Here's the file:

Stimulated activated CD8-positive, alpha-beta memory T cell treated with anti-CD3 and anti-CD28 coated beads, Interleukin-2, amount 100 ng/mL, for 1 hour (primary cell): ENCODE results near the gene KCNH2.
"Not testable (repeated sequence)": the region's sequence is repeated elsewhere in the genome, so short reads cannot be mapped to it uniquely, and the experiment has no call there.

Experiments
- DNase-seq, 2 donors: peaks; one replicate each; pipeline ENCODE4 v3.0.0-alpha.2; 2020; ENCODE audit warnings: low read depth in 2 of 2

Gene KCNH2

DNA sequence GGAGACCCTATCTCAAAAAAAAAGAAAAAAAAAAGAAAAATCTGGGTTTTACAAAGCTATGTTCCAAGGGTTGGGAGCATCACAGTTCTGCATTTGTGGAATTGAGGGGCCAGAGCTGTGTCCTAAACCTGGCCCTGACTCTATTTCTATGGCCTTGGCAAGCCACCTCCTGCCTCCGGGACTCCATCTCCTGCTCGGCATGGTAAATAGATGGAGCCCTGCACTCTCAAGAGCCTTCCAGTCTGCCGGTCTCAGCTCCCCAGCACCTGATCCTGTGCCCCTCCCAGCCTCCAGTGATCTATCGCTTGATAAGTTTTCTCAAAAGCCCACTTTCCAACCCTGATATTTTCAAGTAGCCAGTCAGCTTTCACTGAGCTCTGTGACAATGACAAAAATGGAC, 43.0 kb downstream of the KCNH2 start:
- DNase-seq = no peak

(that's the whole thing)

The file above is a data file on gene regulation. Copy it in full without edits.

Stimulated activated CD8-positive, alpha-beta memory T cell treated with anti-CD3 and anti-CD28 coated beads, Interleukin-2, amount 100 ng/mL, for 1 hour (primary cell): ENCODE results near the gene KCNH2.
"Not testable (repeated sequence)": the region's sequence is repeated elsewhere in the genome, so short reads cannot be mapped to it uniquely, and the experiment has no call there.

Experiments
- DNase-seq, 2 donors: peaks; one replicate each; pipeline ENCODE4 v3.0.0-alpha.2; 2020; ENCODE audit warnings: low read depth in 2 of 2

Gene KCNH2

DNA sequence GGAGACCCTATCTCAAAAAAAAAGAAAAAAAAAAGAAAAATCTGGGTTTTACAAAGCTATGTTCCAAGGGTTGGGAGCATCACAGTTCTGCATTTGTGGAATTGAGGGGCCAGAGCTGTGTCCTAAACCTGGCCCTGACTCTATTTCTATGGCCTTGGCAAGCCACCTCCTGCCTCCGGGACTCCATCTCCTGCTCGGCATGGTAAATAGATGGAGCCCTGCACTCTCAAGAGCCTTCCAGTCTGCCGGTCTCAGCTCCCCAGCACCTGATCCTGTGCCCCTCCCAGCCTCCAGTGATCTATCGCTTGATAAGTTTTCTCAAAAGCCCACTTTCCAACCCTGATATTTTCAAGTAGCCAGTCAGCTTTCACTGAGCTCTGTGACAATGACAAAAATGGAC, 43.0 kb downstream of the KCNH2 start:
- DNase-seq = no peak